We ended with a spy spoof last time out so today will pick up with a serious spy show sort of by way of a cheesy doctors show from '62 before moving on to other realms. As everybody over the age of 40 knows, the 60's were a great time for spy and adventure flicks, primarily due to the tensions of the Cold War. A lot of TV shows tried to cash in on the James Bond phenomenon but The Man From U.N.C.L.E. was the only one aided by Ian Fleming, who penned the Bond novels. Do you know what U.N.C.L.E. stands for? Answer below!
While first season, 1964-65 was shot in black and white, the pilot was produced in color. The card set has a 1965 copyright date but was issued in 1966, after the show had switched to color. Why this was a black and white set is puzzling to me unless it was somehow delayed prior to issue. We will get to scans of these momentarily but first let's hit the wayback machine.
The U.N.C.L.E. cards are readily available and use a stylized front that as far as I can tell originated with the Dr. Casey & Kildare cards in 1962 but was really ramped up with the issuance of the three Black and White Beatles sets that were rushed out in post-invasion 1964. The common thread in these sets is a B&W photo, usually glossier than a normal card (but not always) and adorned with a facsimile autograph in blue.
Here is a fine example of the front style referred to above, which I fondly call Topps Black and Blue":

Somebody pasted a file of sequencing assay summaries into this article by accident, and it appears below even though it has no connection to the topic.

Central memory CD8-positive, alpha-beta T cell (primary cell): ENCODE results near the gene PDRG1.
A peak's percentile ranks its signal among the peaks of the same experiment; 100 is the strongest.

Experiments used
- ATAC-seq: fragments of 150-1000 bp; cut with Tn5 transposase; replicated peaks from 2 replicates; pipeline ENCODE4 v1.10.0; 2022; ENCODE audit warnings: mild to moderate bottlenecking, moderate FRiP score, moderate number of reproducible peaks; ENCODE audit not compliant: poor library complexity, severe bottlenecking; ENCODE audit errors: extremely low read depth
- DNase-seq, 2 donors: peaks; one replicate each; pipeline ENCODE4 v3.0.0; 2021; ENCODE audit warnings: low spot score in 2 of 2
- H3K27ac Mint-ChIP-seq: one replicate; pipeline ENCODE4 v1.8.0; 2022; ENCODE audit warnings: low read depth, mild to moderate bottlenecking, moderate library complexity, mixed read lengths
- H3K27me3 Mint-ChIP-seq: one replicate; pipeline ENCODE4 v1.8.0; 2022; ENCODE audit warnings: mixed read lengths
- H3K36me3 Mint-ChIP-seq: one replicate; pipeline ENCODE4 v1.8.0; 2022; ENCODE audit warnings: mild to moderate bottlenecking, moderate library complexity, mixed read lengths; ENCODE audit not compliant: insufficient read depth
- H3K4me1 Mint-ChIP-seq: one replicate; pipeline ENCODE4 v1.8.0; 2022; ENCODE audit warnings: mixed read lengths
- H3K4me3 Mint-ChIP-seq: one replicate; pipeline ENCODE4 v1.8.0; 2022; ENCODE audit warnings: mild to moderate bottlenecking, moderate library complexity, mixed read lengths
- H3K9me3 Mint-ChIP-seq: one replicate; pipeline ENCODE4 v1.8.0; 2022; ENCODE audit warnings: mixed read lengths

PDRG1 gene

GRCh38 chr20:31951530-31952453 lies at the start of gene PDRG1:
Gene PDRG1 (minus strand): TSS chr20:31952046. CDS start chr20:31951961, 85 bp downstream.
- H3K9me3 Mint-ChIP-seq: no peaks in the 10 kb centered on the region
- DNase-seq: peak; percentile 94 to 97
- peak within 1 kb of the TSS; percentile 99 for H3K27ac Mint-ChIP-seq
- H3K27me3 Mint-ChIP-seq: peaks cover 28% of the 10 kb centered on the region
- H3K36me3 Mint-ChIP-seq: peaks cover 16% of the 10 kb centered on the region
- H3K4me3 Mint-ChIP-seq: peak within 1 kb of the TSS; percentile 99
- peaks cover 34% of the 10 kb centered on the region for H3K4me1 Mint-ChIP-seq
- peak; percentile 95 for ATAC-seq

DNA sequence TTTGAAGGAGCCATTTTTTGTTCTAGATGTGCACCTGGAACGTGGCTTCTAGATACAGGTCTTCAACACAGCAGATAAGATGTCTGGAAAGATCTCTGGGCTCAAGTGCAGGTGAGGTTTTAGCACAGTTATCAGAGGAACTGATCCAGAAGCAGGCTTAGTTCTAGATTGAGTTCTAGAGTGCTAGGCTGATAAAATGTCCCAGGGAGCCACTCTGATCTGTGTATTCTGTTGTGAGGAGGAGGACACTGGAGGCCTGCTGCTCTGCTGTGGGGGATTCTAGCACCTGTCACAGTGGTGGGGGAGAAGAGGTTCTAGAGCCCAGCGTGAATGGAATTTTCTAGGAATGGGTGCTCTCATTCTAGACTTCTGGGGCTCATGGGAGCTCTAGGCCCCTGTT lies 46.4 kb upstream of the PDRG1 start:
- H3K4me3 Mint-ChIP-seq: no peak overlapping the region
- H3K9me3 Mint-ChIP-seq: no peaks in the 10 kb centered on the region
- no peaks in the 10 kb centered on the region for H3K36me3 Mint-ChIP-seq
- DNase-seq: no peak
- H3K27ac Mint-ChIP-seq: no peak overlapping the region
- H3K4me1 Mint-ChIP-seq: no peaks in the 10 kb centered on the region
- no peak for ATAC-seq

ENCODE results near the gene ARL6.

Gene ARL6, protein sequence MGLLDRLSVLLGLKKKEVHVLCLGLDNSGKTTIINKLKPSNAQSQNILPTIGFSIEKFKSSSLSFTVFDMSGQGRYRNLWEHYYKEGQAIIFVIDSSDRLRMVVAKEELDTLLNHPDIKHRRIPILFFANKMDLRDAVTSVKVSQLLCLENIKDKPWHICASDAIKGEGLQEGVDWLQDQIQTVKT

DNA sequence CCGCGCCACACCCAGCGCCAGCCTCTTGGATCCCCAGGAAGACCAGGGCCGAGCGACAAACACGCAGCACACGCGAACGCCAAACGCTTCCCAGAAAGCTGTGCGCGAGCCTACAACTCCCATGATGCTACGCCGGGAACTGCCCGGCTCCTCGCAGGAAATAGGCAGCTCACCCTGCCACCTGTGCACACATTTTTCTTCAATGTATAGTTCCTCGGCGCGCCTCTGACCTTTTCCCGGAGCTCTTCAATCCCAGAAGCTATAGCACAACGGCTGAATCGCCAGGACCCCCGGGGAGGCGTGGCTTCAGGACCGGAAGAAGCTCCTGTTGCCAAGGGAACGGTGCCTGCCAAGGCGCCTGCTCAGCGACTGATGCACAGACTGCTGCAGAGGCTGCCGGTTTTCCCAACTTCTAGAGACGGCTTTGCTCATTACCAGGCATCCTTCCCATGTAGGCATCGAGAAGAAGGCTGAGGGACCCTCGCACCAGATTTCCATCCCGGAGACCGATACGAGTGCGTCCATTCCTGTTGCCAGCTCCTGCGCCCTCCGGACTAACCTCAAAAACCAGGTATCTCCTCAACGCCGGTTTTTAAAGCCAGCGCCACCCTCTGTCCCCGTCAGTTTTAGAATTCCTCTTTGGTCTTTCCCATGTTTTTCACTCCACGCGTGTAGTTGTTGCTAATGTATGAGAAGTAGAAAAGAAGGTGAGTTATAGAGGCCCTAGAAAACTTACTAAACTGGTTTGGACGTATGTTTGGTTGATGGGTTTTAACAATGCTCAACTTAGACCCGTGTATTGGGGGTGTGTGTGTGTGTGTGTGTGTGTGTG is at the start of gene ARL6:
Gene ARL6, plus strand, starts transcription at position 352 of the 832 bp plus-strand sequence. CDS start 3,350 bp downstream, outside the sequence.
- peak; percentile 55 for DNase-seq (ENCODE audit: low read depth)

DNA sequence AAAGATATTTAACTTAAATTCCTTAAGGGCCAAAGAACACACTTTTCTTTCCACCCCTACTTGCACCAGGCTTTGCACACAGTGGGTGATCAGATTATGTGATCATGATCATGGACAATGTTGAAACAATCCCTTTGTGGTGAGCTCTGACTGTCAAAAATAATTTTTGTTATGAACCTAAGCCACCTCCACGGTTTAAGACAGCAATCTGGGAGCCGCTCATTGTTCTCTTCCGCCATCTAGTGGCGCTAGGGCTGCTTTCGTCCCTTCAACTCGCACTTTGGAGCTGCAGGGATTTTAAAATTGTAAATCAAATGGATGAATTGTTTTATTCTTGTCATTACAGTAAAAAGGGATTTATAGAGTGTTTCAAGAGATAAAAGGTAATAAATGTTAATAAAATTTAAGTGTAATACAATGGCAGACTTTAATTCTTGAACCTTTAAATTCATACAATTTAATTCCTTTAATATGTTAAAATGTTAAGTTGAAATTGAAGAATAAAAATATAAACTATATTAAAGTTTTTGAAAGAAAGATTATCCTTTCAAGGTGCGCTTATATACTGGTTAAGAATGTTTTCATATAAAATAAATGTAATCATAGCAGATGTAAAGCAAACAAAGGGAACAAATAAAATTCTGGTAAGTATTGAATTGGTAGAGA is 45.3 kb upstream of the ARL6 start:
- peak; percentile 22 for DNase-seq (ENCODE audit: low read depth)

The reverse is also very typical of these style cards:
My operating theory is that the design used here originally was created to mimic a standard Hollywood portrait or group photo but once the Beatles hit the Ed Sullivan Show it was found to be perfect for pumping out a lot of product very quickly without worrying about any real design other than what was being shown on the wrapper.
Man from U.N.C.L.E. used the same style front as the Casey and Kildare cards:
But the back was decidedly different, albeit a simple puzzle piece:
We also see this front on the Soupy Sales cards issued circa 1965 (there is some confusion on the date, I'll address that momentarily):
Another simple back for ol' Soup:
Now there is a color Soupy Sales set as well, that is quite scarce:
Yes, Soupy is smoking a cigarette on a bubble gum card! The backs of the color cards are blank and indicate they were only early proofs:
Some sources have the color cards being from the end of Soupy's second national run in 1967 (he had a show in the late fifties and early sixties and would even manage to star in yet a third nationally broadcast show in the late 70's) and this date has turned up a couple of times in my research for the B&W issue but I believe the latter to be from 1965. The Soupy Saga will be looked at in detail here sometime as there is a lot more to it than what I want to get into here.
1968 brings us for some bizarre reason, a B&W set commemorating the show Julia, which I remember very well but it still disappeared very quickly after three seasons, much like these cards which are scarce:
Once again, the simple tried and true information block back presents itself:
Why this style of card and why a B&W set was issued in 1968 is curious. However, 1969 brought yet another B& W set!
Room 222 had a solid run on ABC, premiering in 1969 and eventually becoming part of ABC;s powerhouse Friday Night block of programming, which was de rigueur kid viewing in our household in the early 70's. There is a twist though, blue has turned to black in our autograph:
The back is partly puzzling:
Topps did come up with an identical color version though:
And I mean identical:
U.N.C.L.E is an acronym for United Network Command for Law and Enforcement by the way!
Our look at the B&W 60s cards will conclude next time out-see you then!